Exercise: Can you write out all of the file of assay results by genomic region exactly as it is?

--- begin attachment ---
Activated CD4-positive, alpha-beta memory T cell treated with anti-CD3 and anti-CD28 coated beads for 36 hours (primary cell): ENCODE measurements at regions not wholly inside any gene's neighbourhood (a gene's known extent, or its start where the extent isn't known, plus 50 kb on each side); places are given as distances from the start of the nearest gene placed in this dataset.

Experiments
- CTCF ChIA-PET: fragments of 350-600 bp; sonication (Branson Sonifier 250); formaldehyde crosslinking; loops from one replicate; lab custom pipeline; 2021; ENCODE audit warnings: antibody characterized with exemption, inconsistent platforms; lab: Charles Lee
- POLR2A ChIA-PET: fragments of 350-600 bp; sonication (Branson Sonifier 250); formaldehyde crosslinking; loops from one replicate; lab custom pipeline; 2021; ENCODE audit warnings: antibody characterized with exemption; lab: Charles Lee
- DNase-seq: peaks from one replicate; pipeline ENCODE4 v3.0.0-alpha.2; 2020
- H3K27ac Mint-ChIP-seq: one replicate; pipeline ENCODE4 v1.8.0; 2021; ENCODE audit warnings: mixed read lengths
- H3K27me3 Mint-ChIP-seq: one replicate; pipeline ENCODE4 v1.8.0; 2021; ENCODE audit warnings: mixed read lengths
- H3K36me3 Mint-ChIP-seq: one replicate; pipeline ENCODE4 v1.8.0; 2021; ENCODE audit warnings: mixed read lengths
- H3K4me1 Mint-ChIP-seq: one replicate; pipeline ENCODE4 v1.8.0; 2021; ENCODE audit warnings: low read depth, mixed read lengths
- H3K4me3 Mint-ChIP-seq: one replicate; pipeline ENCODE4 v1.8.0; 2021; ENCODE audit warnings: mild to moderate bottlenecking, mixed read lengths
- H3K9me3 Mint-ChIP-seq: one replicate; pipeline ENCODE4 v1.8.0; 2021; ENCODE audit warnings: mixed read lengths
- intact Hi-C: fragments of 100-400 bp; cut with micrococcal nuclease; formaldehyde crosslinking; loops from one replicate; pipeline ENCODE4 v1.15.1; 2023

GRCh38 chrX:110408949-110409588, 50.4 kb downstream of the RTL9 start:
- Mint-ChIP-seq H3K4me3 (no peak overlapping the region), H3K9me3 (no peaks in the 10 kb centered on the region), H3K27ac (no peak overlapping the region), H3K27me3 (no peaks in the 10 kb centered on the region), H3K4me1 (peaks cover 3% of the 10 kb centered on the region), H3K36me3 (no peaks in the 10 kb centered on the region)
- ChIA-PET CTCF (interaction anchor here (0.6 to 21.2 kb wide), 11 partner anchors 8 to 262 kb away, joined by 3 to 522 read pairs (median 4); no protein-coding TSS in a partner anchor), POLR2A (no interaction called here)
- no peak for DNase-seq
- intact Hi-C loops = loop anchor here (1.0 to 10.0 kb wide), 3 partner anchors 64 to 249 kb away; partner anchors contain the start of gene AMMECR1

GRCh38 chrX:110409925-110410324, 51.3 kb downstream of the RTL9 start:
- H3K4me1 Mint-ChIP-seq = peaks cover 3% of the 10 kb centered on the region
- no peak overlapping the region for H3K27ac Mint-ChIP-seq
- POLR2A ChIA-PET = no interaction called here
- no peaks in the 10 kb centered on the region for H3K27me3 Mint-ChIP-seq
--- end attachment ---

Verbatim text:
Activated CD4-positive, alpha-beta memory T cell treated with anti-CD3 and anti-CD28 coated beads for 36 hours (primary cell): ENCODE measurements at regions not wholly inside any gene's neighbourhood (a gene's known extent, or its start where the extent isn't known, plus 50 kb on each side); places are given as distances from the start of the nearest gene placed in this dataset.

Experiments
- CTCF ChIA-PET: fragments of 350-600 bp; sonication (Branson Sonifier 250); formaldehyde crosslinking; loops from one replicate; lab custom pipeline; 2021; ENCODE audit warnings: antibody characterized with exemption, inconsistent platforms; lab: Charles Lee
- POLR2A ChIA-PET: fragments of 350-600 bp; sonication (Branson Sonifier 250); formaldehyde crosslinking; loops from one replicate; lab custom pipeline; 2021; ENCODE audit warnings: antibody characterized with exemption; lab: Charles Lee
- DNase-seq: peaks from one replicate; pipeline ENCODE4 v3.0.0-alpha.2; 2020
- H3K27ac Mint-ChIP-seq: one replicate; pipeline ENCODE4 v1.8.0; 2021; ENCODE audit warnings: mixed read lengths
- H3K27me3 Mint-ChIP-seq: one replicate; pipeline ENCODE4 v1.8.0; 2021; ENCODE audit warnings: mixed read lengths
- H3K36me3 Mint-ChIP-seq: one replicate; pipeline ENCODE4 v1.8.0; 2021; ENCODE audit warnings: mixed read lengths
- H3K4me1 Mint-ChIP-seq: one replicate; pipeline ENCODE4 v1.8.0; 2021; ENCODE audit warnings: low read depth, mixed read lengths
- H3K4me3 Mint-ChIP-seq: one replicate; pipeline ENCODE4 v1.8.0; 2021; ENCODE audit warnings: mild to moderate bottlenecking, mixed read lengths
- H3K9me3 Mint-ChIP-seq: one replicate; pipeline ENCODE4 v1.8.0; 2021; ENCODE audit warnings: mixed read lengths
- intact Hi-C: fragments of 100-400 bp; cut with micrococcal nuclease; formaldehyde crosslinking; loops from one replicate; pipeline ENCODE4 v1.15.1; 2023

GRCh38 chrX:110408949-110409588, 50.4 kb downstream of the RTL9 start:
- Mint-ChIP-seq H3K4me3 (no peak overlapping the region), H3K9me3 (no peaks in the 10 kb centered on the region), H3K27ac (no peak overlapping the region), H3K27me3 (no peaks in the 10 kb centered on the region), H3K4me1 (peaks cover 3% of the 10 kb centered on the region), H3K36me3 (no peaks in the 10 kb centered on the region)
- ChIA-PET CTCF (interaction anchor here (0.6 to 21.2 kb wide), 11 partner anchors 8 to 262 kb away, joined by 3 to 522 read pairs (median 4); no protein-coding TSS in a partner anchor), POLR2A (no interaction called here)
- no peak for DNase-seq
- intact Hi-C loops = loop anchor here (1.0 to 10.0 kb wide), 3 partner anchors 64 to 249 kb away; partner anchors contain the start of gene AMMECR1

GRCh38 chrX:110409925-110410324, 51.3 kb downstream of the RTL9 start:
- H3K4me1 Mint-ChIP-seq = peaks cover 3% of the 10 kb centered on the region
- no peak overlapping the region for H3K27ac Mint-ChIP-seq
- POLR2A ChIA-PET = no interaction called here
- no peaks in the 10 kb centered on the region for H3K27me3 Mint-ChIP-seq